All the Light We Cannot See review: An undistinguished adaptation

Based on Anthony Doerr’s novel of the same name, All the Light We Cannot See tells the story of the hope and resilience of a French girl and a German soldier during WWII. The series is now streaming on Netflix.


In August of 1944, in Nazi-occupied Saint-Malo, a girl named Marie-Laure LeBlanc reads a book on the radio and sends messages to her father, hoping that he will be listening to her wherever he is.

Broadcasting is punishable by death in Nazi-occupied regions, but Marie still does it because she is working for the French Resistance and sending coded messages to the Allies under the guise of reading.

A German soldier, Werner Pfennig, used to listen to the broadcast of a man, the Professor, when he was young, even though it was forbidden to listen to foreign broadcasts in Nazi Germany. 

At a time when everyone was busy giving their opinions, the Professor gave children the truth and preached peace. Werner still tunes to that frequency, but instead of the Professor, he hears Marie’s voice now. 

- Advertisement -

Werner is a genius radio operator. His job is to catch the people who broadcast illegally, but Werner decides to disobey orders to protect Marie, as it is clear that she, too, listened to the Professor and is now following in his footsteps. 

Then there is Reinhold von Rumpel, a German high-ranking officer, who is looking for Marie, as he believes that she possesses something that he wants. He has not been able to find Marie because the people of Saint-Malo refuse to cooperate with him.

The Americans have come to free France, but as long as the Germans are in Saint-Malo, both Marie and Werner are in danger. Will Werner meet the girl whose voice has been giving him hope, and more importantly, will they survive the war?


One cannot help but appreciate the sincerity with which Aria Mia Loberti plays Marie. She makes the audience want to listen to Marie on the radio. With a better script, the actor might have given an unforgettable performance. Nell Sutton, who plays a younger Marie, is as impressive as she is adorable.

Louis Hofmann plays Werner, and his performance is passable at best. While Mark Ruffalo and Hugh Laurie give adequate performances, Lars Eidinger, who plays a hysterical Reinhold von Rumpel, evokes laughter rather than fear and dread.


Marie’s relationship with her father is truly heartwarming. From keeping her informed about everything that is happening around them to mapping a whole city for her, Daniel’s love for Marie is winsome.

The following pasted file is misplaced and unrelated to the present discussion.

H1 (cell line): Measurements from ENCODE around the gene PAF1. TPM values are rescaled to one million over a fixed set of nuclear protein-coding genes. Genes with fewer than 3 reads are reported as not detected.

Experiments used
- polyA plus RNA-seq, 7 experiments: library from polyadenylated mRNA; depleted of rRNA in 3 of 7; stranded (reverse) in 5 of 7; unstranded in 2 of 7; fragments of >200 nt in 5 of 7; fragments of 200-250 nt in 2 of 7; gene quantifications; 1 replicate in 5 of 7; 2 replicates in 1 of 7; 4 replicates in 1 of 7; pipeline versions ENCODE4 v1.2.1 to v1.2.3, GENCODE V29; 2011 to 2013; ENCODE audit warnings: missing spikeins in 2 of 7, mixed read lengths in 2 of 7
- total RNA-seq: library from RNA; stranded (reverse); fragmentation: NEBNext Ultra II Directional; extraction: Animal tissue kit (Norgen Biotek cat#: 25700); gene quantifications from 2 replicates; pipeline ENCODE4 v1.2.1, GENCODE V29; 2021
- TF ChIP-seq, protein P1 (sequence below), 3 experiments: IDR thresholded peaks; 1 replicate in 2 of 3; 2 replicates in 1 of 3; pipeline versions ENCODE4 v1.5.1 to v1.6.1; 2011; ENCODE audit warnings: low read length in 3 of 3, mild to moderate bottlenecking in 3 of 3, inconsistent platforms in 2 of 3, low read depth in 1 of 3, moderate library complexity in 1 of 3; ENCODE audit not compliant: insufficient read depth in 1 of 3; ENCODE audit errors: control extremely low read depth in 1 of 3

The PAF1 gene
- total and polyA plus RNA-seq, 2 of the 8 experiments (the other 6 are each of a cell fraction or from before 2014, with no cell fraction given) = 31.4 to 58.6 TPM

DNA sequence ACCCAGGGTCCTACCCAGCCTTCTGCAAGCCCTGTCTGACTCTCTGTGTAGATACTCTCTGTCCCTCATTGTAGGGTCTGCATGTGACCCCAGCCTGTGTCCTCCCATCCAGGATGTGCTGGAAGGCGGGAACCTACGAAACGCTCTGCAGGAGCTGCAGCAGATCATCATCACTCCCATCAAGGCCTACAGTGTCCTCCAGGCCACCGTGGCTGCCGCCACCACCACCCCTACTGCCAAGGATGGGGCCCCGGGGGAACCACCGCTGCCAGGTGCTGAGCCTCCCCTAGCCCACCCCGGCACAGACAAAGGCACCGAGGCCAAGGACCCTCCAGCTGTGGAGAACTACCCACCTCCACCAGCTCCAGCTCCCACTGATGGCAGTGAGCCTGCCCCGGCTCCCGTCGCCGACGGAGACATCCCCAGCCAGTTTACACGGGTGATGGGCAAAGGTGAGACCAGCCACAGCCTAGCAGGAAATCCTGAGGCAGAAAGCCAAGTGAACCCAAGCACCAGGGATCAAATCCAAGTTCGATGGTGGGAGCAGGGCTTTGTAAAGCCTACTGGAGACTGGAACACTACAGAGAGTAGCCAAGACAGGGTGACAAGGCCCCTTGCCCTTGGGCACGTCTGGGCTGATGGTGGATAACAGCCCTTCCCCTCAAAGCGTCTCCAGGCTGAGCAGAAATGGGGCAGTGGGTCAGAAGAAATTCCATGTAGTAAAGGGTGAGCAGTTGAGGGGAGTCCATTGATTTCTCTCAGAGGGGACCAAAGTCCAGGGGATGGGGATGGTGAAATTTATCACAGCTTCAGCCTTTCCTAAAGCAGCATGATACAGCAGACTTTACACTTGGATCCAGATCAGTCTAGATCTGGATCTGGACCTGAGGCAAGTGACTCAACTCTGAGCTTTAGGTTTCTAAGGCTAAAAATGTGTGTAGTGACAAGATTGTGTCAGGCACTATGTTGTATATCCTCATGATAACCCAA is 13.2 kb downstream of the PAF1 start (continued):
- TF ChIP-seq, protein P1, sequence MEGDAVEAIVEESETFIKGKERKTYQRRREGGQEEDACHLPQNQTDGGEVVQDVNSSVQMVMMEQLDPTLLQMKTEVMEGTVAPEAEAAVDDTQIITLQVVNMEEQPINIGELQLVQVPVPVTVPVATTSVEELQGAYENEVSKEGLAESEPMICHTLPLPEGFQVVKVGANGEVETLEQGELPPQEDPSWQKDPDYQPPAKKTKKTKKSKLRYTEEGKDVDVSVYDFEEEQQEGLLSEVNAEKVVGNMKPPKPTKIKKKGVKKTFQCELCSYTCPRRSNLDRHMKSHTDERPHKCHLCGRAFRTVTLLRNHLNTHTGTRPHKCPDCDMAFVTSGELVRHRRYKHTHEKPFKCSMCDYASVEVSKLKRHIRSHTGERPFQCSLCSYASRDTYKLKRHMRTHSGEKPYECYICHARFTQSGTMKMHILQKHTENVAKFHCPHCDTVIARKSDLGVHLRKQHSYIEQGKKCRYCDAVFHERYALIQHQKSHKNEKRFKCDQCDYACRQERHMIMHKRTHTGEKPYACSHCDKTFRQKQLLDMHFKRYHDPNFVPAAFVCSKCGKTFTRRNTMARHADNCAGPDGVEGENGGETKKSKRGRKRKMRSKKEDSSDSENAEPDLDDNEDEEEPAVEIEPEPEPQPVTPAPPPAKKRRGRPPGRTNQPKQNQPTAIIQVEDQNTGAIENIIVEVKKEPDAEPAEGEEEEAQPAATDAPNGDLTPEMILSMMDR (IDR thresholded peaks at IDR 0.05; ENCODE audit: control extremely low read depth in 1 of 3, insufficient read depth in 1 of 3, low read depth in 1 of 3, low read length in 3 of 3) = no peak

In the show, the madness of war and hatred of the other is contrasted with the sense and compassion of people like Marie, Werner, Etienne, and Madam Manec. When the two opposites are seen side by side, all wars seem unnecessary and vile.

The show depicts how the Nazis conditioned children and turned soldiers into heartless machines who never questioned the orders given to them. Werner is a threat to the fascist regime, as they failed to strip him of his humanity at the National Institute, so he is one of the few German soldiers who can see reason.


The show repeats its message many times and makes everything too apparent, as if the audience is incapable of reaching the same conclusions on their own. A subtler approach would have benefited the show. 

Similarly, there are times when the show is overstuffed with details. For instance, the villain talks about why Marie and Daniel moved to Saint-Malo, and in the very next episode, the show depicts the same events in great detail.

Detailed accounts of the past leave little space for important events. Perhaps that is why none of the emotional scenes move the audience. Unfortunately, even character deaths do not have the intended impact.

The show overdramatizes events, and due to that, it is hard to take them seriously. There is a scene in which the villain not only warns the protagonist of his next move and gives her ample time to prepare but also dramatically counts down the seconds before he makes the said move.

Most characters in the show are either brave people fighting for freedom or cruel Nazis. All the Nazi characters are similar with hardly any distinction. A show about WWII without complex characters is unsatisfactory. 

Furthermore, the show’s depiction of the Second World War lacks the intensity that would have given it depth. The brutal reality of war is missing from the lovely France of the show. The depiction makes it seem somewhat trivial, and WWII was anything but trivial.


All the Light We Cannot See had the potential to be a great show, but it could not be great because it lacks complexity, intensity, and good characterization. It ended up being just another middling drama due to the showmaker’s choices. 

All the Light We Cannot See
All the Light We Cannot See review: An undistinguished adaptation 1

Director: Shawn Levy

Date Created: 2023-11-02 11:32

Editor's Rating:

Also Read: Nuovo Olimpo review: A sweet and sad romantic slog